However, for most buyers and sellers this is great news. It is one less variable to contend with. Appraisals generally are performed on all purchases. With VA and FHA loans there is a document that the buyers and sellers sign stating that the buyers do not need to proceed with the purchase if the appraisal comes in below the agreed purchase price.
VA and FHA will only lend based on the appraised value. In all other cases, appraisal is a contingency for the buyers and provides a reason to not proceed with the transaction if the sellers and buyers cannot come up with a resolution on a low appraisal.
This is the thing; all appraisals are not created equal. Appraisers are tasked with finding properties that have similar characteristics as the property being purchased. Appraisers attempt to find properties that are a half mile from the property and closed escrow within the previous six months. That’s a task in today’s market.
Inventory is so low, that appraisers must look outside of the half mile radius but do try to stay within the six-month criteria. Appraisals are, however, subjective. There is no road map to create the final value.
We recently had an appraisal completed on a purchase of one of our listings. The appraiser submitted his report and determined that the appraised value and the purchase price were the same. Everyone was elated. Some time passed and we received notification that Fannie Mae was reviewing the appraisal and was going to send out a new appraiser to review the value.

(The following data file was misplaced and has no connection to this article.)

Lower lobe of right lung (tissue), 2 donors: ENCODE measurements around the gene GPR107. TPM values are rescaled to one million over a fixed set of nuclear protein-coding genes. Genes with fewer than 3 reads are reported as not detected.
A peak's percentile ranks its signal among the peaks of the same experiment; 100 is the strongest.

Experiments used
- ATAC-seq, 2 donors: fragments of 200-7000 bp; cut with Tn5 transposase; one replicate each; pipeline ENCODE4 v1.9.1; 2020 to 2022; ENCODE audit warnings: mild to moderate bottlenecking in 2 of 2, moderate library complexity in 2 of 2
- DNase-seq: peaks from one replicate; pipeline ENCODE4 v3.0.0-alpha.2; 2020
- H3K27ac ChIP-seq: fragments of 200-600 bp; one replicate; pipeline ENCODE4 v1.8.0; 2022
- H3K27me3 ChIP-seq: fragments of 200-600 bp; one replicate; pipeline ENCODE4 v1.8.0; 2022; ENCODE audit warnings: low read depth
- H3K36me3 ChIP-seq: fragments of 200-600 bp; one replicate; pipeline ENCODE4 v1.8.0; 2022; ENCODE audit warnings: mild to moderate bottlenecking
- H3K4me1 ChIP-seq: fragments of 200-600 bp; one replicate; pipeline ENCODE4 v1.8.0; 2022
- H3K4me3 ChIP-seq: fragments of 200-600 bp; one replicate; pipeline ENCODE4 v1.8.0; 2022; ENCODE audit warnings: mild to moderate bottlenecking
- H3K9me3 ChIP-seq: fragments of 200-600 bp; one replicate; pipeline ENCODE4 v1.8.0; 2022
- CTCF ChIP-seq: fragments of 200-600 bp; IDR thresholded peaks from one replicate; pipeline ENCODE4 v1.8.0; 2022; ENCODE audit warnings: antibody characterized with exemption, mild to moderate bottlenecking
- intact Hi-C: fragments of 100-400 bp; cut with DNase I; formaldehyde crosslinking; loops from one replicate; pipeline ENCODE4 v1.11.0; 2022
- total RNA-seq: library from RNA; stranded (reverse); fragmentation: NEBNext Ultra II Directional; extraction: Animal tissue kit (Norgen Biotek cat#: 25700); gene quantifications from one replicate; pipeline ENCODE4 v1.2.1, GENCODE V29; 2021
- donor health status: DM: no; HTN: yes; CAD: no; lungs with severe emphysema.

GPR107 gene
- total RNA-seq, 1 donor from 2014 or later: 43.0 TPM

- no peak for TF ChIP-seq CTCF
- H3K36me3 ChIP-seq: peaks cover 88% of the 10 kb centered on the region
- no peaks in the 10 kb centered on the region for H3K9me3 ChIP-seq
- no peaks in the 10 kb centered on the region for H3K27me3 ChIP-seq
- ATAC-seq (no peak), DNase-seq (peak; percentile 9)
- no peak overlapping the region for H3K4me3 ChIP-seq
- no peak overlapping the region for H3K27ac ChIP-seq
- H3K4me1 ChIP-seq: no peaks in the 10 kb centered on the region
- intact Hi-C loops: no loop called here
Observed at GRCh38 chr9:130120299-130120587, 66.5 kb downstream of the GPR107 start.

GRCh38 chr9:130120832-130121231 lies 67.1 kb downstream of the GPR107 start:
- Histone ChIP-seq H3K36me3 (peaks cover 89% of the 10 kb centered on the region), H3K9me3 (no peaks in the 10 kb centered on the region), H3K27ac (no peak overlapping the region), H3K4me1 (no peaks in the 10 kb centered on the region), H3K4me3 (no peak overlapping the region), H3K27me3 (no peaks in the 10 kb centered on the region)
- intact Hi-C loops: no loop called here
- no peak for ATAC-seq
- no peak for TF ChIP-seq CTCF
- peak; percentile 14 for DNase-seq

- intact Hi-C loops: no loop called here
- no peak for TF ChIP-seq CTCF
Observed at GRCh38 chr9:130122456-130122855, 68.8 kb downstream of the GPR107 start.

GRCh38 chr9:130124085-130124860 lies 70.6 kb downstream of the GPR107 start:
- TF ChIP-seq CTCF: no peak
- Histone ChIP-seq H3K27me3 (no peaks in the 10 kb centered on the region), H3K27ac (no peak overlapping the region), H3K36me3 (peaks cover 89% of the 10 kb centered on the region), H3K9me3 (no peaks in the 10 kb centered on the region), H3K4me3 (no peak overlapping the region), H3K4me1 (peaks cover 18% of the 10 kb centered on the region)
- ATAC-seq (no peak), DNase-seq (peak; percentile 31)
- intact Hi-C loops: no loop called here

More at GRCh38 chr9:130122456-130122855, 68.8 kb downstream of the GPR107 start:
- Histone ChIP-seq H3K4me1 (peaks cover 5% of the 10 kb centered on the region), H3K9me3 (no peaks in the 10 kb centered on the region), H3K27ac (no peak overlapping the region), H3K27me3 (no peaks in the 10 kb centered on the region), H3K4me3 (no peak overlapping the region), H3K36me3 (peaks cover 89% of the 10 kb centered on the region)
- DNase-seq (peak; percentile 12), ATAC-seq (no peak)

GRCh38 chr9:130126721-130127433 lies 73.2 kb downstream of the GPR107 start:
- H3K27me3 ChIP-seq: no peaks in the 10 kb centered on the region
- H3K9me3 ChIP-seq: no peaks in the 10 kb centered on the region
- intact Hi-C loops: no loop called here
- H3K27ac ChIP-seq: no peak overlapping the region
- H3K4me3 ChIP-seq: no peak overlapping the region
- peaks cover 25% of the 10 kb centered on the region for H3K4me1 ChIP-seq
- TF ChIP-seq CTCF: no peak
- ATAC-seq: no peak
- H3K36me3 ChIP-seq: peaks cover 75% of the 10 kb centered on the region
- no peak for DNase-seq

This appraiser did not contact anyone. This appraiser did a “drive-by” appraisal and proceeded to bring in the appraised value $70,000 below the first appraisal. The transaction went from being smooth to “in trouble”.
It was resolved only after extensive negotiations that included the option for the buyer to get a new loan with a new lender, who would then get a new appraisal, or cancel the escrow.
Fortunately, the existing lender was able to get approval for a third appraisal. That appraisal was completed and just like the first appraisal, brought the appraised value in at the purchase price. There was a week’s delay, but disaster averted.
Why am I making you aware of this scenario? Inventory is low, prices are rising because demand remains high. Appraisals may be a problem. There are solutions if the parties wish to work to find one.
With VA and FHA, the solutions are more difficult to find. With conventional financing, there is always a solution, which could include, the seller lowering their accepted price, the buyer bringing in more cash to close the escrow, the parties meeting somewhere in the middle, or even having a new appraisal completed.
In the hands of a knowledgeable, experienced, professional Realtor, you will feel empowered and educated to be able to make the decision that is right for you. We look forward to helping you navigate this ever-changing real estate market.
Kim Murphy can be reached at [email protected] or 760-415-9292 or at 130 N Main Avenue, in Fallbrook. Her broker license is #01229921, and she is on the board of directors for the California Association of Realtors.